Who´s Responsibility? – Zaitaku 4
This is the fourth series of Don´t Make Japanese Salaryman Work From Home.
Japanese salarymen are so used to work in this way, so it´s normal they feel strange not going to the office. An employee of Panasonic who has worked from home once said “I was paranoid that people might think that I was sitting around at home and doing nothing”.
For them, it´s much better getting on the packed train and working at the small desk even though it´s less productive than feeling paranoia. Now we can see that the biggest obstacle to expanding zaitaku (在宅/ working from home) is the principle of Japanese business; “being all together”.
Why “being all together” is so important?
Because in Japanese business system, there is no standard evaluation system. Which means there is no clear role or norm for each employee.
As it´s mentioned in the previous articule, the main characteristic of Japanese business system based on the family structure is helping each other; “mutual help”. This can be a good system but at the same time, this system clouds each person´s role and evaluation.
Having his or her own role and a standard evaluation system over their norm defines each employee´s responsibility. And this is quite uncomfortable for Japanese people because they feel like being blamed for their irresponsibility before people help them. With this way, it cannot be created harmony (wa/和in Japanese) between the society and there will be no family bond.
This is how uncertain evaluation system has been created in Japan. The thing is that they didn´t need it because as long as people are all together, the system keeps functioning and at the end the work will be done, and that is enough, even enough for Japanese society. Also by doing this, all of them can get satisfaction of the work is done.
On the contrary, this doesn´t work if they work from home individually. Since they don´t have their specific role, they don´t know what to do. Suddenly it becomes quite obvious that they are just killing time at home while they didn´t feel it when they were in the office. In this way it doesn´t make much sense for zaitaku.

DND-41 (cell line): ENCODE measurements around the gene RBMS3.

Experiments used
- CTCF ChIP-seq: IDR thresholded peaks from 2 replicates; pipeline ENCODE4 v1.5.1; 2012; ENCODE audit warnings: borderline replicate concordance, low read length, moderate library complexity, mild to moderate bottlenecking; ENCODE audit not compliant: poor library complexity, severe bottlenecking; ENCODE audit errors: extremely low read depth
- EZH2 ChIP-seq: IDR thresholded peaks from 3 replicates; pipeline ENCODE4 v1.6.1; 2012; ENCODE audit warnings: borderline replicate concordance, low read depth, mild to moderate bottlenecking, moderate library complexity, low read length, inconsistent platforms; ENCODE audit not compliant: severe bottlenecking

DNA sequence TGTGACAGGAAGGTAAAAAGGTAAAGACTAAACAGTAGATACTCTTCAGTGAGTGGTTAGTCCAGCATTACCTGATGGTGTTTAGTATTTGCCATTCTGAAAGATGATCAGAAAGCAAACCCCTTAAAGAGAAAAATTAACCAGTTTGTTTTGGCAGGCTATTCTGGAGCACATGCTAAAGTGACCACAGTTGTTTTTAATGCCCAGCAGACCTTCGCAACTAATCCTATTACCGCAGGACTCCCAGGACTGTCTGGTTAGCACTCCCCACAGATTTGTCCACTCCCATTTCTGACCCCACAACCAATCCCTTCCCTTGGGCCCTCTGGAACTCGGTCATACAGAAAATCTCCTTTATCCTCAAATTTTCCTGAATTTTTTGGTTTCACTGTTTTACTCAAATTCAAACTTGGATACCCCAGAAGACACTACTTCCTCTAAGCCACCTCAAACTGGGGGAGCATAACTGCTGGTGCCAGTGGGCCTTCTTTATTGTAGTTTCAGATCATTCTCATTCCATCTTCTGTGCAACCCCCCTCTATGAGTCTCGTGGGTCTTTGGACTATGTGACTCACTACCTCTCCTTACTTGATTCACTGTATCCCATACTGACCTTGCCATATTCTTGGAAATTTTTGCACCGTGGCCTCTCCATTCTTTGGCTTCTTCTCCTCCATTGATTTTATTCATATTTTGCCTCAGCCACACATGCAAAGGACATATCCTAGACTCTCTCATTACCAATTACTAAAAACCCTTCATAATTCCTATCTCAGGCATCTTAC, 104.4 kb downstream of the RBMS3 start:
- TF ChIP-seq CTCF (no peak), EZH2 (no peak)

Since there is no specific responsibility, it´s hard to evaluate each salaryman´s work. On top of that, the person is not in the office and cannot see him/her. Then naturally it comes up a doubt “is he/she really working?” Of course, no one wants to work from home nor the companies don´t want their employee to be zaitaku. And this is the reality in Japan.
If each one has their role and the evaluation system is clear, it doens´t matter where you work from, and zaitaku will become more common. Moreover the work productivity will increase. There is no reason for getting together for nothing. To make this happen in Japan, it´s necessary to change the concept of family bond in the business system in Japan.
The end (This series was translated version of an article of JB Press on the 31st of May 2011)
I´ve found this quite interesting. I know Japanese people are really concern about others and always care about how others think, see and say about them. But seems like they cannot live without being seen by others. Others have become so important that the presence of them seems to have become the way to evaluate themselves. Curious.
Writing this in my cosy and sunny living room of my little flat with my dog under my feet and think, how lucky I´m not in the office right now.
More about Japanese working situation